Vancouver is consistently voted as one of the best cities in the world to live in. And it’s no wonder. Vancouver has everything. But one thing they have that many cities lack is an easy access to nature. With the ocean on one side and the mountains on the other, there is always something available for a nature enthusiast. Right in the city is the famous Stanley Park, with loads of activities on offer, but for those wanting to get a little further from the city there is always Capilano and Grouse Mountain.
Capilano Suspension Bridge and Grouse Mountain are two very different attractions, but I have grouped them together because of their position. They are literally right next to each other. If you just walk a little further up the hill from the Capilano Suspension Bridge, you will be at the parking lot for Grouse Mountain and the departure point of the cable car.
Capilano park offers a great introduction to the natural features of the Vancouver area. It offers a nature experience from a perspective most of us never get an opportunity to discover. The main features of the park are the suspension bridge, tree top adventure and cliff walk. As you enter the park you immediately come into the totem park. A board walk takes you past several aboriginal totem poles along a winding boardwalk. As you come to the end of the boardwalk, you will find the start of the suspension bridge and the start of the cliff walk. The cliff walk is a semi circle boardwalk which is literally suspended from the cliff face. The board walk has sections which are see through, adding to the thrill. The end of the cliff walk brings you back out to the same area and you can then head onto the suspension bridge.
The suspension bridge is 137 m long and is suspended 70 m from the rushing torrent of the Capilano river. From the bridge you can get spectacular views of the Capilano river, the forest and grouse mountain. On the other side of the bridge is the living forest boardwalks and the tree top adventure. The living forest walk is a peaceful walk through the rainforest, which takes you past trout ponds and informational signs about the ecology of the area. If you want a little more adventure in the forest hike, you should head to the tree top adventure.
The tree top adventure consists of several suspension bridges and viewing platforms which are suspended high up in the trees above the ground level living forest walk. The platforms and bridges are attached to the old growth trees using a compression system, which means that no bolts or nails are required, and therefore not damaging the trees. Some of the platforms reach as high as 30 m into the canopy.
Tip: If you are traveling with young children make sure you bring your child carrier as strollers are not permitted, and you will be required to carry your child at waist level throughout the attraction for safety reasons. Believe me, you will get very tired arms after a while.
Admission for adults if $31.95 with reduced rates for seniors, students, youth and children. Children under 6 are free. If you are a BC resident you can get an annual pass for the same price as a single admission.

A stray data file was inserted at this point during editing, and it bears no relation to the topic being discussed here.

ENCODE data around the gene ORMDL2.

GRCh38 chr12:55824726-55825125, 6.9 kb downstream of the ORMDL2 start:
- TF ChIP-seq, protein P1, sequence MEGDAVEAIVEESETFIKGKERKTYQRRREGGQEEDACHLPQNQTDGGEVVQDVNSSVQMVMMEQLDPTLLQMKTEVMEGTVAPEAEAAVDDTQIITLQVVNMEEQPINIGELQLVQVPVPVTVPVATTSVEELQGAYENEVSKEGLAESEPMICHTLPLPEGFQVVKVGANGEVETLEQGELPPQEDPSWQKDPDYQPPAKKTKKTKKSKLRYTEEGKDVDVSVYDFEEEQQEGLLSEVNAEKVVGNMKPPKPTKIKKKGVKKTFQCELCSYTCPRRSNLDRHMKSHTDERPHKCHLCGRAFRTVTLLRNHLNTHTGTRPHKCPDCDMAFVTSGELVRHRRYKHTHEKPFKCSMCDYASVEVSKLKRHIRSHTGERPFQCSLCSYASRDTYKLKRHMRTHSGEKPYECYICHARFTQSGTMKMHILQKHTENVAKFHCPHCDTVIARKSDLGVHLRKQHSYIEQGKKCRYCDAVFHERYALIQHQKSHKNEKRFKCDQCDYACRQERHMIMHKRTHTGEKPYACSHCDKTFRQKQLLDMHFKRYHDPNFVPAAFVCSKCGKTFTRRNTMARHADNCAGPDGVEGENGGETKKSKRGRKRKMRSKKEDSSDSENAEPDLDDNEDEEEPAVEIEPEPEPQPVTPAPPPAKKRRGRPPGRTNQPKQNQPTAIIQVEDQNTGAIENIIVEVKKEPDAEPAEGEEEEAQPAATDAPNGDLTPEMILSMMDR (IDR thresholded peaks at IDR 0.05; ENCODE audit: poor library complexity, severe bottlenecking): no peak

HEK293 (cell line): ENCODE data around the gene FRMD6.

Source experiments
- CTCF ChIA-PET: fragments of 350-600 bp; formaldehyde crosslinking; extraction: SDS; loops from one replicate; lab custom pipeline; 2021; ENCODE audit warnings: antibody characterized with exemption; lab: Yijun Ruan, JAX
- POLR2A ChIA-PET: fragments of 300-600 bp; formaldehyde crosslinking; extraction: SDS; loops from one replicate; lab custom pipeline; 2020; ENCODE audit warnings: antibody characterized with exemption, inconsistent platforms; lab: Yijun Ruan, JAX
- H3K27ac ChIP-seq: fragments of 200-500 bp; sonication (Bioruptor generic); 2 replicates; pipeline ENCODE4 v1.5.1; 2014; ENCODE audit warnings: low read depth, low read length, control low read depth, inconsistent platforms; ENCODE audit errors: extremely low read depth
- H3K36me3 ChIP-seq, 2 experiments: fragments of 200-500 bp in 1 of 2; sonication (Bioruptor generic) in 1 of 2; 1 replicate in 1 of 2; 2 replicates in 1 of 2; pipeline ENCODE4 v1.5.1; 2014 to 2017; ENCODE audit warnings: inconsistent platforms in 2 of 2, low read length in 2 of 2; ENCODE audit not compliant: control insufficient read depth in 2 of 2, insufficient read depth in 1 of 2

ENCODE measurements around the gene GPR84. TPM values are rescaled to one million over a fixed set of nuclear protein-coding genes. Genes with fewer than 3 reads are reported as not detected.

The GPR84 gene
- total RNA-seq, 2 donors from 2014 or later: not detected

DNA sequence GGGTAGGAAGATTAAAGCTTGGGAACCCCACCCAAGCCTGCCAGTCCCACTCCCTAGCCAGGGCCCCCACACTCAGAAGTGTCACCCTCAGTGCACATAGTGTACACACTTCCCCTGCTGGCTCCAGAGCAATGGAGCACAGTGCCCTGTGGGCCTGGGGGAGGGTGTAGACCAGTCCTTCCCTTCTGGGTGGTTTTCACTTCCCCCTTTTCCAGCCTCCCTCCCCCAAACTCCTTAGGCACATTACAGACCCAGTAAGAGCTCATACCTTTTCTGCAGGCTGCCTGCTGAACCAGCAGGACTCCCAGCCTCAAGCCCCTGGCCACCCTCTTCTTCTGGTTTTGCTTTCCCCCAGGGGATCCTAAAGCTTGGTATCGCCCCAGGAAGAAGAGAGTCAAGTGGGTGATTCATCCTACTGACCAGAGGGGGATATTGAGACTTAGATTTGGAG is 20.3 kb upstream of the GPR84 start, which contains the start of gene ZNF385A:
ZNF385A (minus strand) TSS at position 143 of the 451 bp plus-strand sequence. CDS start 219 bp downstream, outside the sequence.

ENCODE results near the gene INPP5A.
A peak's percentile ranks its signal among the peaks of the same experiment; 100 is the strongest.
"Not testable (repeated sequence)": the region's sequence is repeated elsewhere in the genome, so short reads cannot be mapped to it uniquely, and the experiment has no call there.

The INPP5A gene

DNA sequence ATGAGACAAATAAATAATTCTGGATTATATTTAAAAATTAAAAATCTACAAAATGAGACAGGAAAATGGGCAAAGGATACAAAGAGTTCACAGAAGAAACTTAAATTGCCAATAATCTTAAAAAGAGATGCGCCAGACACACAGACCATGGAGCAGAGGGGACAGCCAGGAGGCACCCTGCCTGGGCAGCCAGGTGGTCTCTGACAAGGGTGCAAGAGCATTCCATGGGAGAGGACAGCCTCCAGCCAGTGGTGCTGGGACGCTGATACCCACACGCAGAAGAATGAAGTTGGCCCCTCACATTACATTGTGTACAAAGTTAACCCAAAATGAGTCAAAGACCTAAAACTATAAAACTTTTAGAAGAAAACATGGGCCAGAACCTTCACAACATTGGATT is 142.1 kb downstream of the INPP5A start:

Grouse Mountain has been a loved getaway for Vancouverites for decades. The mountain is a veritable nature wonderland for anyone of any fitness level, during any season. In winter there is skiing and snow showing, in summer there is Paragliding. Year round there are the mountain ziplines, helicopter rides, the Grizzly bears, the interpretive center and of course the fantastic hiking.
There are two ways to get up Grouse Mountain. There is the ambitious hike, called the Grouse Grind, which takes on average two hours. Or there is the less sweaty option – the cable car. We opted for the cable car route and arrived on the top of the mountain cool and calm. We visited in October before the ski season, so for a bit of adrenaline, Dan went zip lining. There are five zip lines on Grouse Mountain (3 operate in the winter), each getting higher and faster than the last. I of course, like to stay on the ground, so I went to the cafe instead.
And speaking of cafe, there is a fantastic restaurant on Grouse Mountain with spectacular views and good local beers. Get the nachos – they are massive.
One of Dan’s highlights on Grouse Mountain was seeing the Grizzly Bears. The two Grizzly Bears; Grinder and Coola, were orphaned as cubs and brought to this refuge. I know that some people don’t like seeing animals in captivity, but these two bears would not have survived if they had not been rescued, the the refuge on Grouse Mountain is much larger and more natural than any you will find in a zoo or similar.
Admission prices depend on the season and what activities you would like to do. Check the website for up to date info.
Getting to Capilano and Grouse Mountain
It’s super easy to get to Capilano Suspension Bridge and Grouse Mountain by public transportation. There is a free shuttle that starts at Canada Place, visits several downtown locations and hotels, and terminates at Capilano Suspension Bridge. From there it is only a short walk up to the start of Grouse Mountain. Look for the shuttle time table here. If you have your own transport, you can also drive there. There is plenty of public parking available in the area.
We would like to thank Destination BC for providing admission to the attractions listed above